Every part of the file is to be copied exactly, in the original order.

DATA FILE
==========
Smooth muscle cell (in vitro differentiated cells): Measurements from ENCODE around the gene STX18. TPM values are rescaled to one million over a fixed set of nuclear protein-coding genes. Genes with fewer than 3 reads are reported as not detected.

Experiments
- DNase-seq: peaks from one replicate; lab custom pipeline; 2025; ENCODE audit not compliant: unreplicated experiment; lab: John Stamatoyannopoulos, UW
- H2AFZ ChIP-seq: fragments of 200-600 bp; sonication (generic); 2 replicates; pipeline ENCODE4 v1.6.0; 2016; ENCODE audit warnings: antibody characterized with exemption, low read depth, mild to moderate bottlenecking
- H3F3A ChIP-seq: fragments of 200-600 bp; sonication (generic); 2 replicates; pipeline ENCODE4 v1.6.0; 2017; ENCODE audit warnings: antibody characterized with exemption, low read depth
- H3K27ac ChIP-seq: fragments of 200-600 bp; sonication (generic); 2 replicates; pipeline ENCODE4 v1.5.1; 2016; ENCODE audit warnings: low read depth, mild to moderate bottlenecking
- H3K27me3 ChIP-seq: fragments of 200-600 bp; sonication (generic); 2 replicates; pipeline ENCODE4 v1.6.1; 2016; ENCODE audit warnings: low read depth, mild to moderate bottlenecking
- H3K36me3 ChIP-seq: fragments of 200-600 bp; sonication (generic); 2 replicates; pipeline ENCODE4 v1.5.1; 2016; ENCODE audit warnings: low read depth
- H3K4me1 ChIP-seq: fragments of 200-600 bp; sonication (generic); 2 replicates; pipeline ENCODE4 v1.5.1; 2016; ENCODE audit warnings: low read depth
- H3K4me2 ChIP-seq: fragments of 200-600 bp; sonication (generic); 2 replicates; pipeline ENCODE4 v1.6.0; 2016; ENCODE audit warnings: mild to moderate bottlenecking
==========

Smooth muscle cell (in vitro differentiated cells): Measurements from ENCODE around the gene STX18. TPM values are rescaled to one million over a fixed set of nuclear protein-coding genes. Genes with fewer than 3 reads are reported as not detected.

Experiments
- DNase-seq: peaks from one replicate; lab custom pipeline; 2025; ENCODE audit not compliant: unreplicated experiment; lab: John Stamatoyannopoulos, UW
- H2AFZ ChIP-seq: fragments of 200-600 bp; sonication (generic); 2 replicates; pipeline ENCODE4 v1.6.0; 2016; ENCODE audit warnings: antibody characterized with exemption, low read depth, mild to moderate bottlenecking
- H3F3A ChIP-seq: fragments of 200-600 bp; sonication (generic); 2 replicates; pipeline ENCODE4 v1.6.0; 2017; ENCODE audit warnings: antibody characterized with exemption, low read depth
- H3K27ac ChIP-seq: fragments of 200-600 bp; sonication (generic); 2 replicates; pipeline ENCODE4 v1.5.1; 2016; ENCODE audit warnings: low read depth, mild to moderate bottlenecking
- H3K27me3 ChIP-seq: fragments of 200-600 bp; sonication (generic); 2 replicates; pipeline ENCODE4 v1.6.1; 2016; ENCODE audit warnings: low read depth, mild to moderate bottlenecking
- H3K36me3 ChIP-seq: fragments of 200-600 bp; sonication (generic); 2 replicates; pipeline ENCODE4 v1.5.1; 2016; ENCODE audit warnings: low read depth
- H3K4me1 ChIP-seq: fragments of 200-600 bp; sonication (generic); 2 replicates; pipeline ENCODE4 v1.5.1; 2016; ENCODE audit warnings: low read depth
- H3K4me2 ChIP-seq: fragments of 200-600 bp; sonication (generic); 2 replicates; pipeline ENCODE4 v1.6.0; 2016; ENCODE audit warnings: mild to moderate bottlenecking